"Life had to go on without Babe Ruth and Lou Gehrig and Yogi and Mantle," manager Joe Girardi said. "It just happens."
For much of last year, it appeared the Yankees were hoping life would go on without Rodriguez, who sued Major League Baseball, the players' association and New York's team physician during his drug suspension and then withdrew the actions. After serving the one-year ban, he's back on the active roster as his 40th birthday approaches in July, owed $61 million for the final three seasons of his contract.
"I feel like I'm 18 years old with Lou Piniella in Seattle again," he said.
Rodriguez hasn't played a full season since 2007 because of the suspension, two hip operations and a variety of lesser injuries. He lost his third base job to Chase Headley and figures to be primarily a designated hitter and backup to Headley and first baseman Mark Teixeira.
A-Rod hit .267 in spring training (12 for 45) with one double, three homers and four RBIs.
"If I was a betting man, I would have bet on him playing well," Girardi said. "But there's still that you've got to see it after two years of not playing and being 39 and a half."
And thus far, the sniping between A-Rod and management has dissipated.
"He's been great. He's setting a good example for the whole team," co-chairman Hank Steinbrenner said.
Much has changed for the Yankees since Rodriguez's last game on Sept. 25, 2013 — the night the Yankees were eliminated from playoff contention.
Just 10 players remain from last year's 25-man, opening-day roster and just four from the start of 2012, when New York last made the playoffs: Rodriguez, Teixeira, CC Sabathia and Brett Gardner. Teixeira is the only infielder left from opening day last year.
Didi Gregorius takes over at shortstop for Jeter. The Yankees know he can field, but Gregorius has to show he can hit.
"It's not about the pressure. I'm just here to play the game," Gregorius said. "I'm not replacing him, because he's not playing a different position. So for me, just going out there, play my game."
After a second straight poor season and knee surgery, Sabathia lost his opening-day slot to Masahiro Tanaka. The Japanese right-hander missed most of the second half of last season with a slightly torn elbow ligament, and his velocity was down during spring training.
"Maybe it isn't the wisest to ask for velocity from me this year," he said.
Sabathia starts third in a rotation that includes Michael Pineda, newcomer Nathan Eovaldi and Adam Warren.
The end of games will be different, too. David Robertson, who thrived as closer last year following Mariano Rivera's retirement, left as a free agent, joining the Chicago White Sox. New York signed Andrew Miller who will, at least for now, team with Dellin Betances to share the closer's role and is one of three left-handers in the bullpen.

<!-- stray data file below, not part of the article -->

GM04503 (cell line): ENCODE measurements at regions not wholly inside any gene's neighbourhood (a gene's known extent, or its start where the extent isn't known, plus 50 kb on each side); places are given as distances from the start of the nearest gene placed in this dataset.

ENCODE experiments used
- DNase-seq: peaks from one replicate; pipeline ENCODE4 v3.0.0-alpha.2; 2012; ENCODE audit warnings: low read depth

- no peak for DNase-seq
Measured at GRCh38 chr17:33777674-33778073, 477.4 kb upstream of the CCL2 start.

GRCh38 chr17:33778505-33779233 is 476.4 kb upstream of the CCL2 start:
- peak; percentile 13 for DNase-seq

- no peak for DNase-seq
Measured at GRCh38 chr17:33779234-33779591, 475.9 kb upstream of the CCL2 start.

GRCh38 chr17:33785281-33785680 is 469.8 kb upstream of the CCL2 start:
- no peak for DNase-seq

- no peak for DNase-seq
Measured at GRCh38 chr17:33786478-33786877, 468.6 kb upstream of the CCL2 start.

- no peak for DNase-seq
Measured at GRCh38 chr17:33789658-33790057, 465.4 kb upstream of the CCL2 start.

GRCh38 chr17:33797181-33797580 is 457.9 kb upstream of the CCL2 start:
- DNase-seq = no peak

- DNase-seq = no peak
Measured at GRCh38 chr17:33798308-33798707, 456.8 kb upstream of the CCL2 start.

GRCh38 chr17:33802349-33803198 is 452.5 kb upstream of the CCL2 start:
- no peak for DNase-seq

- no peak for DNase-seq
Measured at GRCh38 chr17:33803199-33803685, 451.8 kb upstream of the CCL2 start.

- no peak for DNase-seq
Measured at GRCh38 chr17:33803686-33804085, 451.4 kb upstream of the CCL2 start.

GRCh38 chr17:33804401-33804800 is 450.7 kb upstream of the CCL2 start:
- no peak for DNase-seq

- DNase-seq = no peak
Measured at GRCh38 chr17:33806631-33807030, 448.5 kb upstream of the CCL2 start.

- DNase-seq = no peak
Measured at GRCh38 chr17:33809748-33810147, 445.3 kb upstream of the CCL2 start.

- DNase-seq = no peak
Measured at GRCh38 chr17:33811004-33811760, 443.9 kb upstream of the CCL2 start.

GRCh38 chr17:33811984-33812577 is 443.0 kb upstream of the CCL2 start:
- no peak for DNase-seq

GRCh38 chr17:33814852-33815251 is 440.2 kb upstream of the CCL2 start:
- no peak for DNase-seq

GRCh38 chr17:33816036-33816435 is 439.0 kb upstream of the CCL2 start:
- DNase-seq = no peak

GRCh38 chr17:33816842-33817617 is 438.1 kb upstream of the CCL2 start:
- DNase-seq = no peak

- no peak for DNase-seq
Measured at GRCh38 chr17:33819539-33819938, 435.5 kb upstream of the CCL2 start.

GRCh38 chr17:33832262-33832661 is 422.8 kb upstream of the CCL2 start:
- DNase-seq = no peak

Betances struggled during the exhibition season, finishing with a 5.40 ERA and .281 opponents' batting average.
"Obviously the spring was rough," he said.
New York set team records for players (58) and pitchers (33) last year, and four-fifths of the starting rotation spent time on the disabled list. The Yankees scored 633 runs, 13th among the 15 AL teams, and their .307 on-base percentage was ahead of only Seattle.
Gardner (abdomen) and right fielder Carlos Beltran (elbow) return from surgery.
"If we stay healthy, I expect us to be at the top of the division," Sabathia said. "We've definitely got the talent. It's matter of us staying out on the field."
Toronto was 83-79 last year — one win fewer than New York, and the Blue Jays have not made the post-season since winning the World Series in 1992-93, the longest absence in the major leagues.
At 24, Drew Hutchison is Toronto's youngest opening-day starter since Todd Stottlemyre in 1990. The Blue Jays have six rookies on their opening-day roster: centre fielder Dalton Pompey, second baseman Devon Travis, starting pitchers Daniel Norris and Aaron Sanchez, and relief pitchers Miguel Castro and Roberto Osuna.
Catcher Russell Martin was signed to join a batting order that already included Jose Reyes, Jose Bautista and Edwin Encarnacion, and third baseman Josh Donaldson was acquired from Oakland.
"We may have to rely on a young guy who may not be proven," manager John Gibbons said.
AP Sports Writer Howard Fendrich and AP freelance writers Mark Didtler, Jeff Odom and Ian Quillen contributed to this report.Suggest a correction